Airborne contaminants are everywhere in a situation like this. The National Hurricane Center website has a helpful animation that shows the spectrum of damage that hurricane winds can cause to a house and to a stand of palm trees. If you adjust the wind speed approximately to where Harvey’s winds reached their zenith, half of the house is disintegrated and blowing in the wind, and the trees are stripped of their fronds. That’s a cloud of building material (possibly predating the asbestos ban) floating free in the air to be inhaled. You need a respirator that has the right balance of high-performance and portability. The N95 particulate respirators from 3M are a good family of products to explore, some of which feature a nifty exhalation valve that prevents it getting too hot in there. The punishing heat of Texas in summer combined with the oppressively wet conditions and the level of exertion involved in rescue work way well make it a necessity.


This won’t be the final word on Harvey in this space, since it only covers two categories of product that we carry at Enviro. There will probably be more posts about the relief effort after the weekend, so stay tuned and stay safe.

5 Surprising Scenarios That Require Respiratory Protection

Everyone knows that respiratory protection is crucial to the health and even survival of workers in many fields. Where toxic materials, such as gas or chemicals, are present, heavy-duty coverage, in the form of a respirator kit, for instance, is a legal, ethical, (and sometimes mortal) necessity. But many more situations than one might expect call for breathing protection. Here are five perhaps unpredictable examples of scenarios requiring respiratory protection, some of which anyone might encounter in the ordinary course of life.

Being Sick

Around cold and flu season, have you ever noticed people going about their day wearing healthcare masks covering their nose and mouth? You might imagine they used this respiratory protection to save themselves from breathing in airborne pathogens. On the contrary, it is more likely they were trying to protect you, and everyone else, from catching a bug they were battling themselves. Surgical masks are designed to trap respiratory secretions (including bacteria and viruses) expelled by the wearer and prevent disease or virus transmission to others. Masks prevent the spread of flu in the workplace and beyond by stopping the wearer’s cough or sneeze from spraying droplets on those around them. Wearing a mask for respiratory protection around the workplace when ill is a considerate step that may help stymy the spread of bothersome contagions.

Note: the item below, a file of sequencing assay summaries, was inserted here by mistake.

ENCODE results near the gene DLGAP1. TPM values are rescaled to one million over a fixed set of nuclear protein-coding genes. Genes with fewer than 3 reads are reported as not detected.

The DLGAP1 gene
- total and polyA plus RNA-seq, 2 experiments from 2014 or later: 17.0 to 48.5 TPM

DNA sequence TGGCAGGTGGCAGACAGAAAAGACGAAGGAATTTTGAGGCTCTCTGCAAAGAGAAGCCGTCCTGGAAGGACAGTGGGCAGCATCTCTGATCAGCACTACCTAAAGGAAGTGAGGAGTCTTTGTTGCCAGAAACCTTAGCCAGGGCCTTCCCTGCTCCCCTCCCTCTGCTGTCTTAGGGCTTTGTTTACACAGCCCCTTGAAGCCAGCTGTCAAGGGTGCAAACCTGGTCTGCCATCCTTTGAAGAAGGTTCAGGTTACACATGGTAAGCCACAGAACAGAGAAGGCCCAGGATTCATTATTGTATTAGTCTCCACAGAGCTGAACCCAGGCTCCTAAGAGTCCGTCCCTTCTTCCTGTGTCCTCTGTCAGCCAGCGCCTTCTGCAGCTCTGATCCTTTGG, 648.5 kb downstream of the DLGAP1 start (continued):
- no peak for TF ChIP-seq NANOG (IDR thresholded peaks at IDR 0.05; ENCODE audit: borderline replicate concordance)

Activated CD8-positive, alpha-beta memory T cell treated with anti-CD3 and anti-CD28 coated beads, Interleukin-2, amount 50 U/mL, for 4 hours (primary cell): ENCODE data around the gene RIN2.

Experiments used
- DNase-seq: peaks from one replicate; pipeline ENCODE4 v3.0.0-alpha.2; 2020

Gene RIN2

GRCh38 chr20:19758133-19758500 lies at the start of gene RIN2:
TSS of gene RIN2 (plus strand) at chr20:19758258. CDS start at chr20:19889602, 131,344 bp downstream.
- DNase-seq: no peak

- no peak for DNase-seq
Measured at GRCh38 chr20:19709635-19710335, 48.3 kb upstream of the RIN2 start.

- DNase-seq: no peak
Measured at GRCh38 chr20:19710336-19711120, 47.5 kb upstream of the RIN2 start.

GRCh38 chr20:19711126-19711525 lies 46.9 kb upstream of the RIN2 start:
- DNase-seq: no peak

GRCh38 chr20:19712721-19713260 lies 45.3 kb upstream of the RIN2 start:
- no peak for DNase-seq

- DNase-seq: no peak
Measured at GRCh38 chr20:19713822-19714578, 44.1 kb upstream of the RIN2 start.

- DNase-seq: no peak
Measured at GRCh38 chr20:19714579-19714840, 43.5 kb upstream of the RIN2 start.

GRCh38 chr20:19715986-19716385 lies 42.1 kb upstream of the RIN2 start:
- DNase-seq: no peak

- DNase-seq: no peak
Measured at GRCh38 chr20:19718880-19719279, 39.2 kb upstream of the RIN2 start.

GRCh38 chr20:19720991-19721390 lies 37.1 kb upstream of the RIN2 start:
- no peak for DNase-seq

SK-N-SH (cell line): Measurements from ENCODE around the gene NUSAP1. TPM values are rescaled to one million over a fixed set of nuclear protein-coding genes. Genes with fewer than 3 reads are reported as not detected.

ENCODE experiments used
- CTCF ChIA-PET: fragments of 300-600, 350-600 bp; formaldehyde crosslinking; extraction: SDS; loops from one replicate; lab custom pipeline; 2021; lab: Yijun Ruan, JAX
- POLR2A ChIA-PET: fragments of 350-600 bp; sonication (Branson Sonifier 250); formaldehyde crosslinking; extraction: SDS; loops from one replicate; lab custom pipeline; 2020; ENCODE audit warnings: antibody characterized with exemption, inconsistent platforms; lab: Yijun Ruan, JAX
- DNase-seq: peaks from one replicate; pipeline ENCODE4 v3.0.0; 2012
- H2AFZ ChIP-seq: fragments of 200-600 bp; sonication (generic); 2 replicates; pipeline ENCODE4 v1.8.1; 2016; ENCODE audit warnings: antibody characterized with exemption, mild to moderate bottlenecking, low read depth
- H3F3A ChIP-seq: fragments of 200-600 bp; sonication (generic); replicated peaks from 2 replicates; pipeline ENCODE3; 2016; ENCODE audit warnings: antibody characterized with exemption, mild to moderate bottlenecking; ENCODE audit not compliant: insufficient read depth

Disaster Relief

Disasters such as hurricanes, floods and fires turn once-sturdy structures into debris, and such particulates call for significant respiratory protection in the form of dust mask respirators. In addition to wearing the proper work gloves, volunteers or employees who are cleaning out debris or recouping homes should be cautious of the inhalable airborne particles, such dust and mold spores that are stirred up when buildings are knocked down or grow when they are waterlogged. Such inhalable materials can produce coughing or breathing problems, particularly for those with allergies or asthma. Additionally, clean-up crews should protect their eyes from such harmful objects with a durable pair of safety glasses. Workers should be sure to use respiratory protection, especially around older homes, which may contain asbestos and lead-based paint that may be breathed in as dust.


As healthful as a breath of fresh air might be, it can also pose hazards in the form of allergens. From pollen to ragweed to spores from various trees, grasses and molds, the natural world, while beautiful, is full of things that can make us sniffle and sneeze – or worse – without the right respiratory protection. A day of gardening or landscaping can lead to severe reactions in those who suffer from even mild seasonal allergies. Those using powerful mechanical equipment such as lawnmowers or hedge trimmers are at particular risk, as such machines stir up large clouds of inhalable allergens around their operators. A filtering mask or respirator can help ensure that a day in the garden remains pleasant or a hard day’s work outside less burdensome.


There are dozens of welding safety tips you should know before undertaking any such task and respiratory protection is certainly one of them. Welding, or the process of joining metals by causing coalescence using a source of intense heat, can be a dangerous job. However, the hazards one typically associates with the process most likely relate to the high temperatures, flammable sparks and arc flashes it can produce. One might not realize that welding creates metal fumes that pose an equally real danger when inhaled. To avoid lung damage, prudent workers wear a welding respirator for breathing protection. Disposable respirators, which are small enough to fit under protective welding helmets, are a popular choice.

Working with Animals